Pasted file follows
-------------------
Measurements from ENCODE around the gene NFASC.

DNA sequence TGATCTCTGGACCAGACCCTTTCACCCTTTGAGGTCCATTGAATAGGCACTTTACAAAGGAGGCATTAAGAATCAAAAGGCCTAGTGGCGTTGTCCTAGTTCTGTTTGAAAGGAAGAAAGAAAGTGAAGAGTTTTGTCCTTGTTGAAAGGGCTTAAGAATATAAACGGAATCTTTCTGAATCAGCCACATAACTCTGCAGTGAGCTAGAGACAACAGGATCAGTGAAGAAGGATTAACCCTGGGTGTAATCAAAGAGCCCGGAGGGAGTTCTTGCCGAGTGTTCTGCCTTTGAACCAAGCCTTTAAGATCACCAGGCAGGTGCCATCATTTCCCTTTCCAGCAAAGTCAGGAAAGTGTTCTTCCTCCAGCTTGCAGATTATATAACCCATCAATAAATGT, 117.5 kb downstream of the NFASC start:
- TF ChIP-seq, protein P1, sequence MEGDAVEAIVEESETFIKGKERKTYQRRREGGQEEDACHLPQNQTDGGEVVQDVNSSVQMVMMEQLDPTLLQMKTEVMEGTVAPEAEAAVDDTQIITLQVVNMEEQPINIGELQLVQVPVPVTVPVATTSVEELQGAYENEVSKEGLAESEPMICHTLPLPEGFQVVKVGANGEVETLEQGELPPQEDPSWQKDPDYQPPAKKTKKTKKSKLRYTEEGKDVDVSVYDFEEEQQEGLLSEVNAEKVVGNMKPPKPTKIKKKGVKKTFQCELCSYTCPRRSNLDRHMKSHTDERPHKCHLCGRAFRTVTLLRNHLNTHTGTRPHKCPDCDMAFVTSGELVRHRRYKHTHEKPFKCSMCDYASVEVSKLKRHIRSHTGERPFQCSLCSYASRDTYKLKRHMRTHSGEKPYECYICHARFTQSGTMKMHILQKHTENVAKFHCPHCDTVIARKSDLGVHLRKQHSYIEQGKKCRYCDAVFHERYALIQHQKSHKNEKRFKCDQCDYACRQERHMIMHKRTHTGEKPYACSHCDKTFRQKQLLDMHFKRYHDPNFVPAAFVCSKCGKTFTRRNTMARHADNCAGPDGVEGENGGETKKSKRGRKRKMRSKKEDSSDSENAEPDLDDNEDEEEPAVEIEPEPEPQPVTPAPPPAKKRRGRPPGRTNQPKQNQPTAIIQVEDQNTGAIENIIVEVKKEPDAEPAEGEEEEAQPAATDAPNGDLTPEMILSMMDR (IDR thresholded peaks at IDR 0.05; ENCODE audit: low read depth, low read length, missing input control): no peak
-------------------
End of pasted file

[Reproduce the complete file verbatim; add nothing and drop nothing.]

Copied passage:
Measurements from ENCODE around the gene NFASC.

DNA sequence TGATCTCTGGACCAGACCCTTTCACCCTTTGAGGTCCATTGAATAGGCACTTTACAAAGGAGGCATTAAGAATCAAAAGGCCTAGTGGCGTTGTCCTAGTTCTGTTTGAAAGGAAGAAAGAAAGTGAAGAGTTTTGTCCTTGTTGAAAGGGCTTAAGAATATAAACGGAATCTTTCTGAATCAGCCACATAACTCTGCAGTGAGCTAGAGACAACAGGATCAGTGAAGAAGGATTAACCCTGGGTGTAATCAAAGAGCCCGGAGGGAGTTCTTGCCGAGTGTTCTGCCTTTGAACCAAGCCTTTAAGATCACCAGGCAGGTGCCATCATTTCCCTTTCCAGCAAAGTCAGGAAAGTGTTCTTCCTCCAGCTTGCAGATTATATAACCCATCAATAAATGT, 117.5 kb downstream of the NFASC start:
- TF ChIP-seq, protein P1, sequence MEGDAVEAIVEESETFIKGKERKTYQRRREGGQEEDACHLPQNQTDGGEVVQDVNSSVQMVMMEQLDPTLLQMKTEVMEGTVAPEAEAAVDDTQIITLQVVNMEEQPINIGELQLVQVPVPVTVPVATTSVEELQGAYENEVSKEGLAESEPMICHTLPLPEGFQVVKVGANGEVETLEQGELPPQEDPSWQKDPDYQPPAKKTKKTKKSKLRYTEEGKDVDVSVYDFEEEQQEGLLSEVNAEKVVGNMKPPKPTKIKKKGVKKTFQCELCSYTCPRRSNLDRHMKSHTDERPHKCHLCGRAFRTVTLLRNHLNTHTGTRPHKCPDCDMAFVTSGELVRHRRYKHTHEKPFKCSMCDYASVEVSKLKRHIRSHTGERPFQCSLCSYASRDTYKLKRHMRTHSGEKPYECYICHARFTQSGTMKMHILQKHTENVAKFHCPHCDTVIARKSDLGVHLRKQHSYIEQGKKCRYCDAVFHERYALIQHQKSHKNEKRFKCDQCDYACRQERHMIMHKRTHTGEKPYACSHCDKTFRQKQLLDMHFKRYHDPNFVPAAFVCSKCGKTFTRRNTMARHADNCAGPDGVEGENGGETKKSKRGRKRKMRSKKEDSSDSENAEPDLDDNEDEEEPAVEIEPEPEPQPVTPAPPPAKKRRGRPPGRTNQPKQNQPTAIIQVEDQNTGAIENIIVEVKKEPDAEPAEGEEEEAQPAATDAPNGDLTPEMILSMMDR (IDR thresholded peaks at IDR 0.05; ENCODE audit: low read depth, low read length, missing input control): no peak